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Q3 GDP Report: US Economy Grows Faster Than Expected

Consumer spending led the way but is expected to fade in the next quarters.

Q3 GDP Report: US Economy Grows Faster Than Expected

Ivanna Hampton: The resilient U.S. economy in the third quarter blew past expectations. The gross domestic product, or GDP, grew faster than expected. Consumer spending powered forward despite tighter financial conditions. What does the data mean for the upcoming quarters? Morningstar Research Services senior U.S. economist Preston Caldwell is joining me to share his outlook. Thanks for being here, Preston.

Preston Caldwell: Thanks for having me, Ivanna.

Hampton: So the third quarter’s growth surged higher than the second quarter. What drove the increase last quarter?

Caldwell: Yeah, so U.S. real GDP grew by 4.9% annualized in the third quarter compared to 2.1% in the second quarter. So that’s a 2.8-percentage-point acceleration. The bulk of that increase was driven by consumption growth, which accelerated to 4% in the third quarter in annualized terms compared to 0.8% in the second quarter. And we also had a large contribution from inventory accumulation, which added alone 1.3 percentage points of the acceleration in GDP growth. So one thing to keep in mind is that inventories, for one, are very volatile. They go up one quarter and then down the next. And so it’s virtually certain that we’re not going to continue to have a 1.3% contribution from inventories for the next several quarters. And also consumption growth can be quite volatile as well, especially over the last year or so. Last year we saw a weak holiday season, which depressed the consumption growth rate in the fourth quarter of last year. So it’s very possible we’ll see that again this year.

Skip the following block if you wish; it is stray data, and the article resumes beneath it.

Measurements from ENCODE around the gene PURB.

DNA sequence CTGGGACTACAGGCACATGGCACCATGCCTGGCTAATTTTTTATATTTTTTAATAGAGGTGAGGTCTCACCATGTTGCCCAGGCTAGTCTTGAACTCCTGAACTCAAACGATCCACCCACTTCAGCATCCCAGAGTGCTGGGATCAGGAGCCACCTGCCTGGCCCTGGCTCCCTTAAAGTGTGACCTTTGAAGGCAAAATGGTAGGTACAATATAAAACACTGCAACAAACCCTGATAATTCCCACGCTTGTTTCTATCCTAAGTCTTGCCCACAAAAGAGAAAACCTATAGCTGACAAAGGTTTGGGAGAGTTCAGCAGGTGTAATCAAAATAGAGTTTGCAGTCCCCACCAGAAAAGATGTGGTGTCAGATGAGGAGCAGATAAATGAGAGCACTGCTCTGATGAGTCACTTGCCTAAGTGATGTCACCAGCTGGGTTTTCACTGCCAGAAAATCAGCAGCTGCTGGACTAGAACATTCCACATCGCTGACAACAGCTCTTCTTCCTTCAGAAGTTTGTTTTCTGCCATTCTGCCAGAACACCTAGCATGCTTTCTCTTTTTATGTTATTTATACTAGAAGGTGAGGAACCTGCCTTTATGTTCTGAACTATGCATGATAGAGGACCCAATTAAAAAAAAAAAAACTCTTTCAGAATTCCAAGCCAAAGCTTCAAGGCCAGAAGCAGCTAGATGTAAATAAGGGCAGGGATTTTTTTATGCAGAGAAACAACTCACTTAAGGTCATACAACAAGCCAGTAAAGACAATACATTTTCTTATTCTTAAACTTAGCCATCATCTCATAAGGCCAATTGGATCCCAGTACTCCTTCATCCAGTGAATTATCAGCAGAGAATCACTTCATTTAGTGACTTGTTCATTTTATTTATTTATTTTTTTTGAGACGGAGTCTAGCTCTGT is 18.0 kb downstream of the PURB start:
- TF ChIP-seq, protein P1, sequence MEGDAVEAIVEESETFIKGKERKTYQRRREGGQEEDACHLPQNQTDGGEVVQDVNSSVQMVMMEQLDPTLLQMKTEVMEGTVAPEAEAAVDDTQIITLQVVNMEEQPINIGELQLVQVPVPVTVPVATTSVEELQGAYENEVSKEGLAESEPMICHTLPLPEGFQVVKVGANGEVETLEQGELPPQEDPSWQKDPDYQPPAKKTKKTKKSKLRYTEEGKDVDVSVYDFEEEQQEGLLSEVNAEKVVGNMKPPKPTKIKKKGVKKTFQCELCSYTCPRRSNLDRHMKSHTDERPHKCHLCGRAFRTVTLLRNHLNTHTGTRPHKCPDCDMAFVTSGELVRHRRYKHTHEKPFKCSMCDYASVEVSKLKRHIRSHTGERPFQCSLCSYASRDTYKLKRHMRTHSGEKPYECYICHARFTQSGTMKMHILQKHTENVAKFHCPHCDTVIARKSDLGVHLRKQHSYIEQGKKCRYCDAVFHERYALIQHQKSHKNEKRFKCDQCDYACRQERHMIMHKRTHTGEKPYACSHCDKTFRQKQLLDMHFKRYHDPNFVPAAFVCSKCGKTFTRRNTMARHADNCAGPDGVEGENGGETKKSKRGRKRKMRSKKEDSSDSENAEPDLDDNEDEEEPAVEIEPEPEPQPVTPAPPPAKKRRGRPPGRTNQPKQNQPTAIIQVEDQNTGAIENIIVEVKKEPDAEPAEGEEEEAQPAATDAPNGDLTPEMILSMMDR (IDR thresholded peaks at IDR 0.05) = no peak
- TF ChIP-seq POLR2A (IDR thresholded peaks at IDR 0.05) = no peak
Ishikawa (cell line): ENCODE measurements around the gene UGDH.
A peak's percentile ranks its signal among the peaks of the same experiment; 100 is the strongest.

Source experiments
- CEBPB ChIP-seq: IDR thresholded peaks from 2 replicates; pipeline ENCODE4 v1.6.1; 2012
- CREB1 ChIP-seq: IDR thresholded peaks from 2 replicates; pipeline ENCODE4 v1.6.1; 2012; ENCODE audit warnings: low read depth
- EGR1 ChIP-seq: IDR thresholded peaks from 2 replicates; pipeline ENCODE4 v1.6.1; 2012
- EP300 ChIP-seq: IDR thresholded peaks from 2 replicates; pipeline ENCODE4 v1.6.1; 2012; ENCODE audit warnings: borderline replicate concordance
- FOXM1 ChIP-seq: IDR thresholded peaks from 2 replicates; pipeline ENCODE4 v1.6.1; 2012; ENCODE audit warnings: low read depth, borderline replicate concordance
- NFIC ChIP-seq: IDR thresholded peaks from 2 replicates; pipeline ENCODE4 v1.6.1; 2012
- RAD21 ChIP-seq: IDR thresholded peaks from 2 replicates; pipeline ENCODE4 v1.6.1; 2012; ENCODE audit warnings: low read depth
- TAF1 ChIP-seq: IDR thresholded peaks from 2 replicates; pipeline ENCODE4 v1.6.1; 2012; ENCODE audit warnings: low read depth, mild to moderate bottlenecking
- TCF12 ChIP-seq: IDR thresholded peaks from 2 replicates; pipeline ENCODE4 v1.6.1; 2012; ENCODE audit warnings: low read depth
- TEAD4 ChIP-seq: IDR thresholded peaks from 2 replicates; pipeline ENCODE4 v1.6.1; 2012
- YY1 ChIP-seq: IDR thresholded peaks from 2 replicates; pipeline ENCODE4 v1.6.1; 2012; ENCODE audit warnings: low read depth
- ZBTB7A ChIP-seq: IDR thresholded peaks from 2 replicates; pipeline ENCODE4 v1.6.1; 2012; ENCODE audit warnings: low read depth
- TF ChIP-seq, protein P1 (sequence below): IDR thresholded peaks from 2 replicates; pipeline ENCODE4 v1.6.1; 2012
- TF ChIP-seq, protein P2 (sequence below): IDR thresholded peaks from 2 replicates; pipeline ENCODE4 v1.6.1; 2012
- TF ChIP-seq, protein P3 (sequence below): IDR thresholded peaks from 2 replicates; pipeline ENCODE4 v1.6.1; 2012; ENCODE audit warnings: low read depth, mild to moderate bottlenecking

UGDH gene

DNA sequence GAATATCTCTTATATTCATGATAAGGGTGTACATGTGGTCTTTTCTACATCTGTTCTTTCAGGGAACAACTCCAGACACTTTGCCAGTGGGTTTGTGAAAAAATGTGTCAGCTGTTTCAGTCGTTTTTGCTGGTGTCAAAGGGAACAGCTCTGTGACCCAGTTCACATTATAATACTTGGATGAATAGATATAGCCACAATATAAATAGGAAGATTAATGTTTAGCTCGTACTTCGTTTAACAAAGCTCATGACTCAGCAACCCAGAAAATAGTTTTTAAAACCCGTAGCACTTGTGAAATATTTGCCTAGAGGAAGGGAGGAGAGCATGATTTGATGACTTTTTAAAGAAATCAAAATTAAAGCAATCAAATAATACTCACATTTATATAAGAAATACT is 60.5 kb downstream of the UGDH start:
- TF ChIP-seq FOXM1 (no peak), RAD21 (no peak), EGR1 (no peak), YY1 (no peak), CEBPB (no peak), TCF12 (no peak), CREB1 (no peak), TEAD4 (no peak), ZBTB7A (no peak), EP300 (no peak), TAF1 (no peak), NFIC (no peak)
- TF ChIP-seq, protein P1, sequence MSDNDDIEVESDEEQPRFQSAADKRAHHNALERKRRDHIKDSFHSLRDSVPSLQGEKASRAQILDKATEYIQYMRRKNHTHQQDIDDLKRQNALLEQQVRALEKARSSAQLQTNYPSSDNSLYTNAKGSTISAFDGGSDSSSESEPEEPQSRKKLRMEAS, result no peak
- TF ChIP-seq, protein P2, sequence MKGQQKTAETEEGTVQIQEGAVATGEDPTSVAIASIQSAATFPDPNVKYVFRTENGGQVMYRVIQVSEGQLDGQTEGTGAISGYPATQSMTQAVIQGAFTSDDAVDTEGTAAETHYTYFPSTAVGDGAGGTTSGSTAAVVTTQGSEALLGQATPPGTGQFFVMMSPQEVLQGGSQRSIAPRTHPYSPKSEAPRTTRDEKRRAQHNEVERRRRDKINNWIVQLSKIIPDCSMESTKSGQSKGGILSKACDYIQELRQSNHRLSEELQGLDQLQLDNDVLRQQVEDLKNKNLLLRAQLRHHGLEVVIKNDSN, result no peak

Hampton: Now GDP growth of 4.9% was the fastest since 2021. Does this mean the economy’s growth rate has accelerated?

Caldwell: So when we try to gauge the underlying trend in the economy’s growth rate, we don’t want to pay too much attention to the quarter-over-quarter number. For one, these numbers are quoted in annualized terms. So I’m going to get into something a bit wonky here, but it’s important if you read these reports, so bear with me.

So, when we annualized these GDP growth numbers, we’re effectively approximately multiplying them by four. So what really happened was GDP grew by 0.5% in quarter-over-quarter terms in the second quarter of this year, and that bumped up to 1.2% in the third quarter. We approximately multiply that by four, and that’s how you get the 4.9% annualized growth rate that’s quoted in the media. So, the point being is that these fluctuations are not quite as large as the annualized numbers would give you if you don’t understand what that number means. And so we look a lot in order to smooth things out at a year-over-year growth rate. And so that year-over-year growth rate in real GDP was 2.9% in the third quarter, which was an acceleration from the 2.4% in the prior quarter as well as the 1.9% for full year 2022, but not as dramatic as the 4.9% number would suggest.

Hampton: Well, Preston, what do you expect for the U.S. economy in the fourth quarter and in 2024?